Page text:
In 2012, PETA conducted an undercover investigation at Chief Saunooke Bear Park (CSBP), a roadside collection of bear pits in Cherokee, North Carolina. CSBP confines bears to desolate concrete cells, where they are forced to beg for food and are deprived of all that is natural and important to them. Renowned game show host and animal rights activist Bob Barker has joined PETA in calling for the bears to be rescued.
PETA's investigator found that the bored and frustrated bears turn endlessly in circles. One of them routinely rocks back and forth—a sign of profound deprivation and stress. They bite the metal cage bars, which breaks their teeth. This is painful and can cause bone infections, so it requires veterinary care, but PETA's investigator never saw a veterinarian at CSBP or the bears given any pain relief.
Workers sometimes leave the bears, who have a remarkably well-developed sense of smell, trapped amid their own waste all day long. Instead of removing feces, they spray a citrus-scented product into the pits. One worker told PETA's investigator, "You just got to be careful because [federal officials] think you're trying to hide something. Which we are."
A worker blamed the bears' persistent loose stool on bread, but CSBP kept feeding it to them and selling it to visitors to throw to them. CSBP's manager and bear handler admitted that workers deny bears food because, "If you feed them … they ain't gonna eat for people." The manager boasted that he sprays water at one bear "all the time … to get his ass up" and force him onto display.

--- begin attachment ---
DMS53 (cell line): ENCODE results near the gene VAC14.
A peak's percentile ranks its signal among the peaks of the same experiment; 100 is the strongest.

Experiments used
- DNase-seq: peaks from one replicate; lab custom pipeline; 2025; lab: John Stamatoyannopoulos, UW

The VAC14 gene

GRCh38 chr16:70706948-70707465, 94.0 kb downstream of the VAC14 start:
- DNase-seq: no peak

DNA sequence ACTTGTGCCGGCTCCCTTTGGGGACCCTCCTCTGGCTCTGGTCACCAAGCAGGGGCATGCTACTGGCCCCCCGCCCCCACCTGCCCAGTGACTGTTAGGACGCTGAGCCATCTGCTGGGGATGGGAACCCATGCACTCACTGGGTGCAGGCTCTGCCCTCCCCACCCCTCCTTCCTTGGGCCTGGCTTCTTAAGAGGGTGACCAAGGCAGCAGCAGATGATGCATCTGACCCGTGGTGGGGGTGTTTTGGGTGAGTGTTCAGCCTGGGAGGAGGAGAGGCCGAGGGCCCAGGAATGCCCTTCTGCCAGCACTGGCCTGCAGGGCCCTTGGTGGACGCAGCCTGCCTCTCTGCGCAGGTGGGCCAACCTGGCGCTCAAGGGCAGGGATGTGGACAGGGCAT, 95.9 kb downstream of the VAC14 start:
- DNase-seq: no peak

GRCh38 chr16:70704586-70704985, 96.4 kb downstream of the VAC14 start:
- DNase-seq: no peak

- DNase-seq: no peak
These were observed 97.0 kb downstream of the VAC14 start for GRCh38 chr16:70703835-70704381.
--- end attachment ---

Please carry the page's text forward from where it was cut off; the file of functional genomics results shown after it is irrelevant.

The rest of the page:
The park's bear handler said it took "20 shots … in the head" to kill one of CSBP's bears. He said that there is "[n]othing better than a bear that's been eating bread and apples all its life. Meat's good."
The manager admitted that he gets high at CSBP "just to change things up" and that CSBP refuses to hire Native Americans, who own the park land and whom one worker called "long-distance corn ni**ers." The bear handler threatened to "knock out" a U.S. Department of Agriculture (USDA) veterinarian and said that he would "probably trap her" in a pit with a bear if "it ever [came] down to life and death."
In June 2012, the USDA charged CSBP with violating the Animal Welfare Act (AWA) and requested that its license be revoked or suspended. PETA submitted its evidence, which shows that many apparent AWA violations continue to occur, to the USDA and asked that it confiscate CSBP's bears. In January 2013, the U.S. Department of Agriculture (USDA) released an order that suspended Chief Saunooke Bear Park's exhibitor license and fined the facility $20,000. According to the order, CSBP's license will remain suspended until it is able to demonstrate full compliance with the Animal Welfare Act—if it ever can.
We need your help now to get these highly intelligent animals to safety, where they can forage for a wide variety of foods, dig in soft earth, and roam through brush and leaves instead of pacing year after year on concrete.
take a moment to join tribal elders and urge the tribal
council to close Cherokee’s bear zoos.